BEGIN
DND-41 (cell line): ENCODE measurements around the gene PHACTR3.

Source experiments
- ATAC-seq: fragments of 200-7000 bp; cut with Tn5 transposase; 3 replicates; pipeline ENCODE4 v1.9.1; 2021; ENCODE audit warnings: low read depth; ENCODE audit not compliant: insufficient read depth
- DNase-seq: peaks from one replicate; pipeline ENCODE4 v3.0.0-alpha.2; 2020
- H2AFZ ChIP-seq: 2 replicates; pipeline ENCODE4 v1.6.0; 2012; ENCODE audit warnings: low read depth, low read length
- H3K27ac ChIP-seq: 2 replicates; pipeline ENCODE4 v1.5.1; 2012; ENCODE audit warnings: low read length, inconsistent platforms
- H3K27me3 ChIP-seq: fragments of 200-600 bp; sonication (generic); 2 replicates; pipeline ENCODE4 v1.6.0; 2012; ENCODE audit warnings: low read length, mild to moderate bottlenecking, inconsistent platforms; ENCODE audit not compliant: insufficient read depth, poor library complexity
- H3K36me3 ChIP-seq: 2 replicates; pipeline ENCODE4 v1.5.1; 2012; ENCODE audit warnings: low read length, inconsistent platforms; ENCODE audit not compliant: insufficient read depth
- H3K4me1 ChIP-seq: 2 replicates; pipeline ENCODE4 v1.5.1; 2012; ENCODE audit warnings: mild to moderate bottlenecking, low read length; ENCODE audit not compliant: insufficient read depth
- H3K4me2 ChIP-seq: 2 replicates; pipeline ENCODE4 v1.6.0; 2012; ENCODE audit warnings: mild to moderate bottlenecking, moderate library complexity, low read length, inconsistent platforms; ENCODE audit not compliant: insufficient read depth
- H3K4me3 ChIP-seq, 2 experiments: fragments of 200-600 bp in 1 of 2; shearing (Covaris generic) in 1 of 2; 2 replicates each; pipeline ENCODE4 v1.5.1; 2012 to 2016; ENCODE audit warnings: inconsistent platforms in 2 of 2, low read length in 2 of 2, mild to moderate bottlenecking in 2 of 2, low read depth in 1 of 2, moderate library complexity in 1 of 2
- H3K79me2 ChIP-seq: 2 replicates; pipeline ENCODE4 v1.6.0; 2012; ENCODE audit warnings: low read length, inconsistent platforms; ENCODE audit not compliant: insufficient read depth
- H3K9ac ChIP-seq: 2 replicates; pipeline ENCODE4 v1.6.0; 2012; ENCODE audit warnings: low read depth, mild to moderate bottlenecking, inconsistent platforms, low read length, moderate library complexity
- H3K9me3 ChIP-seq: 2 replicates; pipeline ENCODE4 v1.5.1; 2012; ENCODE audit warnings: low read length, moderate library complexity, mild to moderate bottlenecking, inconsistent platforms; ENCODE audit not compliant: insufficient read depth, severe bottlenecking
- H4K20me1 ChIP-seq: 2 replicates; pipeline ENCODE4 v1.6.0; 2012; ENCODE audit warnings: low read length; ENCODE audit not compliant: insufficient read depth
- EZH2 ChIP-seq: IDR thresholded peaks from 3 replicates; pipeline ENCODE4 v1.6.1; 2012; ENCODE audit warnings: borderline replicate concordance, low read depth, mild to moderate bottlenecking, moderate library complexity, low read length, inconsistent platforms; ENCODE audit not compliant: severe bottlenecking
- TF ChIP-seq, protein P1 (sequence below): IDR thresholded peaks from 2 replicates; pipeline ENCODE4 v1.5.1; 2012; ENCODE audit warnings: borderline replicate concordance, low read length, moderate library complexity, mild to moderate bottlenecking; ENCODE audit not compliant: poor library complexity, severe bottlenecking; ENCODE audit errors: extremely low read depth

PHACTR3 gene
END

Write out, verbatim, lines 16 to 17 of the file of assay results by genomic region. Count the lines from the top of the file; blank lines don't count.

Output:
- EZH2 ChIP-seq: IDR thresholded peaks from 3 replicates; pipeline ENCODE4 v1.6.1; 2012; ENCODE audit warnings: borderline replicate concordance, low read depth, mild to moderate bottlenecking, moderate library complexity, low read length, inconsistent platforms; ENCODE audit not compliant: severe bottlenecking
- TF ChIP-seq, protein P1 (sequence below): IDR thresholded peaks from 2 replicates; pipeline ENCODE4 v1.5.1; 2012; ENCODE audit warnings: borderline replicate concordance, low read length, moderate library complexity, mild to moderate bottlenecking; ENCODE audit not compliant: poor library complexity, severe bottlenecking; ENCODE audit errors: extremely low read depth